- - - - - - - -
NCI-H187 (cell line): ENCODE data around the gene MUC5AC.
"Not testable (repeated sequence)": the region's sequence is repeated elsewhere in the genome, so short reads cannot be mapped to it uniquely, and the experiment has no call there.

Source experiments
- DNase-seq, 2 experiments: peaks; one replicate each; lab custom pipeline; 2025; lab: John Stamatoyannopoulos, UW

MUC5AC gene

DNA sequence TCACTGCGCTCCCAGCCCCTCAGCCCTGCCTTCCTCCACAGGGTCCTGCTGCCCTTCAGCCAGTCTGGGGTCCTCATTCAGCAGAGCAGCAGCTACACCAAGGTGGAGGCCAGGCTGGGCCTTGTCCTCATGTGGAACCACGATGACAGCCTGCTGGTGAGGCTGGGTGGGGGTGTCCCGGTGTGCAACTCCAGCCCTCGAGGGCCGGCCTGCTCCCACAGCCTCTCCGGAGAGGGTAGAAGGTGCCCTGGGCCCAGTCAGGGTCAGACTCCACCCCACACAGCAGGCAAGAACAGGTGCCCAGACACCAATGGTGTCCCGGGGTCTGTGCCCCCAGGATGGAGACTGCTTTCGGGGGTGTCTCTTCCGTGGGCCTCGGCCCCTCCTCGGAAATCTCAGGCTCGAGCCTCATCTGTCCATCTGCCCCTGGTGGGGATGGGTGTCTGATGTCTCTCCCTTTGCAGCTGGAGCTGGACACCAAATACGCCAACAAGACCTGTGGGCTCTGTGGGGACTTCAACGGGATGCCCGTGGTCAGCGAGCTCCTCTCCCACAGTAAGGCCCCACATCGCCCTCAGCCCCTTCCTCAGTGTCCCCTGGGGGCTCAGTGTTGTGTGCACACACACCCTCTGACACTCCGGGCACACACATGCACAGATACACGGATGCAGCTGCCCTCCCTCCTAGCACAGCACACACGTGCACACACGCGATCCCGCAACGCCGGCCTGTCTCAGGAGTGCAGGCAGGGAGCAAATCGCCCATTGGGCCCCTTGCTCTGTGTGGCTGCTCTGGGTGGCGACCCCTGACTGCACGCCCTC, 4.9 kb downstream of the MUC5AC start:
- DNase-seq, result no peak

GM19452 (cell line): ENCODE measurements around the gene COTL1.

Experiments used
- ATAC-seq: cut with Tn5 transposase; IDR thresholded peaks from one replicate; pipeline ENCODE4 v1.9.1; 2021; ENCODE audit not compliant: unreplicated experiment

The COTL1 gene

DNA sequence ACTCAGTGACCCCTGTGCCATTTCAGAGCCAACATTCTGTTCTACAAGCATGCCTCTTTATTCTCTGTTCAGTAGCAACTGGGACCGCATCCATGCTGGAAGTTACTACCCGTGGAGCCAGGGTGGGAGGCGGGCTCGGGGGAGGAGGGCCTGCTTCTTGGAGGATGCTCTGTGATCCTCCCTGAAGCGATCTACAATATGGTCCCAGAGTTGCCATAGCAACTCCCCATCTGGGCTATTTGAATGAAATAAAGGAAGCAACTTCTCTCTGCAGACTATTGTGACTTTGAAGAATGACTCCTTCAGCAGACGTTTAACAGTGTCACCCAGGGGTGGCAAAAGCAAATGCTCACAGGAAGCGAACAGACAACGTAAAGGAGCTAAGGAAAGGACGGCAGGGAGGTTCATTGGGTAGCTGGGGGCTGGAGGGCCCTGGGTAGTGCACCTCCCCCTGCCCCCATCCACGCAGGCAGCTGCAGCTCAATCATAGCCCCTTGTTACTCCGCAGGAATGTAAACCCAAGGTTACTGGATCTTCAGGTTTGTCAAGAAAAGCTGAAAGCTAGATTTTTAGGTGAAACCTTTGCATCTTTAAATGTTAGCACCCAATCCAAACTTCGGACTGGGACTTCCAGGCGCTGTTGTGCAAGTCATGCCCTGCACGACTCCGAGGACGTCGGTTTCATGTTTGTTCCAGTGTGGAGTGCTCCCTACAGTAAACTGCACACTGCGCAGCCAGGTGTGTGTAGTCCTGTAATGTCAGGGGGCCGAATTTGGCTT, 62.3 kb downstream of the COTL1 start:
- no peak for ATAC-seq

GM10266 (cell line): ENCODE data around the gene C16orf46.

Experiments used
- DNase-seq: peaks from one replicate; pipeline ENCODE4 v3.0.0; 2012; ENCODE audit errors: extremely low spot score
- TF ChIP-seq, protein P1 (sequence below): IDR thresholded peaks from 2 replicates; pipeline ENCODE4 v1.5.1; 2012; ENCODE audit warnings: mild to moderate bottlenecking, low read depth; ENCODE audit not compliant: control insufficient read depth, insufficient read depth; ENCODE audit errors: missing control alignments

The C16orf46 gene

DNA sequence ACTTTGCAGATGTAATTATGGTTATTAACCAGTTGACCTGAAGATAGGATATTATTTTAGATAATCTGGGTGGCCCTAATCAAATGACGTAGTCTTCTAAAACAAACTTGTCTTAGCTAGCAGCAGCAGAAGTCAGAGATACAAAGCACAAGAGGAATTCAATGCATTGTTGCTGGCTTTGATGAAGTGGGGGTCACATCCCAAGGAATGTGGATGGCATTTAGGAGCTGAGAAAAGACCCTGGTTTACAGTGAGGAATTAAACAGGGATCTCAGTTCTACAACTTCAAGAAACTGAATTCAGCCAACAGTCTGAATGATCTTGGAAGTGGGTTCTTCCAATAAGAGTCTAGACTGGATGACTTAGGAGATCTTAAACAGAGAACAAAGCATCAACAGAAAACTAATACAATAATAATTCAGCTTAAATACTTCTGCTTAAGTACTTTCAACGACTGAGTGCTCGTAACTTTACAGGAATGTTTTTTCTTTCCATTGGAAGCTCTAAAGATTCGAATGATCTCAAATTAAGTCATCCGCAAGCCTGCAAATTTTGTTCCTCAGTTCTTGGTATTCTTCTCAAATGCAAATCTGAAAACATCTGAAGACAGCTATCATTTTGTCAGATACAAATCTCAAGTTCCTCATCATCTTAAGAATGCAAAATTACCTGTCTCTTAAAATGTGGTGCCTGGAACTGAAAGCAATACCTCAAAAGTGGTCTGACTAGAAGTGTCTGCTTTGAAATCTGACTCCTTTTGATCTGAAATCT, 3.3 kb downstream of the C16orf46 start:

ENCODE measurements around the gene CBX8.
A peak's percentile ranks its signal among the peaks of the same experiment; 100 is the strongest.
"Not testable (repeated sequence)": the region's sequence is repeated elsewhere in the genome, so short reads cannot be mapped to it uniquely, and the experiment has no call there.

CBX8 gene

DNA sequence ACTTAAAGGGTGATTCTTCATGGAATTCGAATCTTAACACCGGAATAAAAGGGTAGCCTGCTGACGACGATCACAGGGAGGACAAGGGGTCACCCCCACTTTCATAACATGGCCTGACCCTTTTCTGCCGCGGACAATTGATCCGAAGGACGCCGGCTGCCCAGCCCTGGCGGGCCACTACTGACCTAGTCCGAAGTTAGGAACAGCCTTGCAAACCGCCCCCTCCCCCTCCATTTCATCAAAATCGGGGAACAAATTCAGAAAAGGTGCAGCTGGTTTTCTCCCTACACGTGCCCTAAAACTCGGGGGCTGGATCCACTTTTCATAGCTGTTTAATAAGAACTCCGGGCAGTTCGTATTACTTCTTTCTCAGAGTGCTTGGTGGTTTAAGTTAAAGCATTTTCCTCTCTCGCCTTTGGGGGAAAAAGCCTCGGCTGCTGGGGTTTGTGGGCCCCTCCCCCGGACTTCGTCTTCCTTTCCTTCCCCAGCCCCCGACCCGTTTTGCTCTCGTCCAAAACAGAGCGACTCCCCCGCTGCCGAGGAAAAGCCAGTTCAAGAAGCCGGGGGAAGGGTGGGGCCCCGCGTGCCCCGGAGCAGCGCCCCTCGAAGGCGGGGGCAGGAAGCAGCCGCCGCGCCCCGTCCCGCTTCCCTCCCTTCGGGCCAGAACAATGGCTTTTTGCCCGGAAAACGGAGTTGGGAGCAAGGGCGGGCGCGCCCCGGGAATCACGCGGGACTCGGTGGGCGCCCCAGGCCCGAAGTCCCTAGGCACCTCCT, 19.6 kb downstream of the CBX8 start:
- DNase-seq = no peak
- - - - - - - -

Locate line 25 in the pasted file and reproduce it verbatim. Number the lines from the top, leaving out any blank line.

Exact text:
- DNase-seq = no peak